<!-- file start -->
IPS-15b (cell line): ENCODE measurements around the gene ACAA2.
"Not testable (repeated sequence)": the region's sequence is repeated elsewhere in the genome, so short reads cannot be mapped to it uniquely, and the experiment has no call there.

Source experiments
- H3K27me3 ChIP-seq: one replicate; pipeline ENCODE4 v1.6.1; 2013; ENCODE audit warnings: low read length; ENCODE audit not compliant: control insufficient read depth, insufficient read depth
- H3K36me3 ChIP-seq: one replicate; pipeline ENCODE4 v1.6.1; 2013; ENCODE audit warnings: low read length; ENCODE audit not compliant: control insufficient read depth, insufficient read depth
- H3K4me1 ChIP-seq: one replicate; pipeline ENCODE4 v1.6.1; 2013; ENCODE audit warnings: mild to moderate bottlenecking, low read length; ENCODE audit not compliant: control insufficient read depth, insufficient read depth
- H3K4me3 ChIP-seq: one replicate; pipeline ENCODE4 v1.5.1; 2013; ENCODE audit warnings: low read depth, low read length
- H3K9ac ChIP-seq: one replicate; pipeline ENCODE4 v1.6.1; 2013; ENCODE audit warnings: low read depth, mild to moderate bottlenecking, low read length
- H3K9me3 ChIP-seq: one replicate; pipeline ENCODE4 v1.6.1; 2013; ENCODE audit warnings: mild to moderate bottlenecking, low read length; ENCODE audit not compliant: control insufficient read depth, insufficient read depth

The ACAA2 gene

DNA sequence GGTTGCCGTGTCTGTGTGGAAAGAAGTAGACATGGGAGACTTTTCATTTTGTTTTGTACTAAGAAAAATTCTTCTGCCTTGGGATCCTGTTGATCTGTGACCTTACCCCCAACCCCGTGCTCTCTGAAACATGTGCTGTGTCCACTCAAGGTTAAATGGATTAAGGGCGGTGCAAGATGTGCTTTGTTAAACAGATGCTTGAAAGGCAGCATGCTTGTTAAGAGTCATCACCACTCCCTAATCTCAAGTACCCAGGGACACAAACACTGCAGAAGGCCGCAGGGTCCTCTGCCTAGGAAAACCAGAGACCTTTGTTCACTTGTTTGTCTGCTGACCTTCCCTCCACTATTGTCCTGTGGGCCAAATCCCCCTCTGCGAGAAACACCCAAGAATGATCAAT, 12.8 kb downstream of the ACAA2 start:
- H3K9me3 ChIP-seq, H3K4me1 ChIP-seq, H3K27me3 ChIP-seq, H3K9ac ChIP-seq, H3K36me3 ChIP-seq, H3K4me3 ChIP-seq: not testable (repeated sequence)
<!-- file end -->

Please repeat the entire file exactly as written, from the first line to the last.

IPS-15b (cell line): ENCODE measurements around the gene ACAA2.
"Not testable (repeated sequence)": the region's sequence is repeated elsewhere in the genome, so short reads cannot be mapped to it uniquely, and the experiment has no call there.

Source experiments
- H3K27me3 ChIP-seq: one replicate; pipeline ENCODE4 v1.6.1; 2013; ENCODE audit warnings: low read length; ENCODE audit not compliant: control insufficient read depth, insufficient read depth
- H3K36me3 ChIP-seq: one replicate; pipeline ENCODE4 v1.6.1; 2013; ENCODE audit warnings: low read length; ENCODE audit not compliant: control insufficient read depth, insufficient read depth
- H3K4me1 ChIP-seq: one replicate; pipeline ENCODE4 v1.6.1; 2013; ENCODE audit warnings: mild to moderate bottlenecking, low read length; ENCODE audit not compliant: control insufficient read depth, insufficient read depth
- H3K4me3 ChIP-seq: one replicate; pipeline ENCODE4 v1.5.1; 2013; ENCODE audit warnings: low read depth, low read length
- H3K9ac ChIP-seq: one replicate; pipeline ENCODE4 v1.6.1; 2013; ENCODE audit warnings: low read depth, mild to moderate bottlenecking, low read length
- H3K9me3 ChIP-seq: one replicate; pipeline ENCODE4 v1.6.1; 2013; ENCODE audit warnings: mild to moderate bottlenecking, low read length; ENCODE audit not compliant: control insufficient read depth, insufficient read depth

The ACAA2 gene

DNA sequence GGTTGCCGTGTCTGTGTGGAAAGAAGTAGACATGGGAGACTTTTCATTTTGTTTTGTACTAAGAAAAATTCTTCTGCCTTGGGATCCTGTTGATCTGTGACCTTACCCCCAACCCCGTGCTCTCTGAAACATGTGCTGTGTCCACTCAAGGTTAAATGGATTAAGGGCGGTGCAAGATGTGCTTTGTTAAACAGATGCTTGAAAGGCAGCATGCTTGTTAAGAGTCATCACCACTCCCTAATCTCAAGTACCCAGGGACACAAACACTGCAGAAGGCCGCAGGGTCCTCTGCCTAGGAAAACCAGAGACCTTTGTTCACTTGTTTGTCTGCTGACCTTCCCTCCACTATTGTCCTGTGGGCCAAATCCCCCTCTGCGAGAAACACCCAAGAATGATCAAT, 12.8 kb downstream of the ACAA2 start:
- H3K9me3 ChIP-seq, H3K4me1 ChIP-seq, H3K27me3 ChIP-seq, H3K9ac ChIP-seq, H3K36me3 ChIP-seq, H3K4me3 ChIP-seq: not testable (repeated sequence)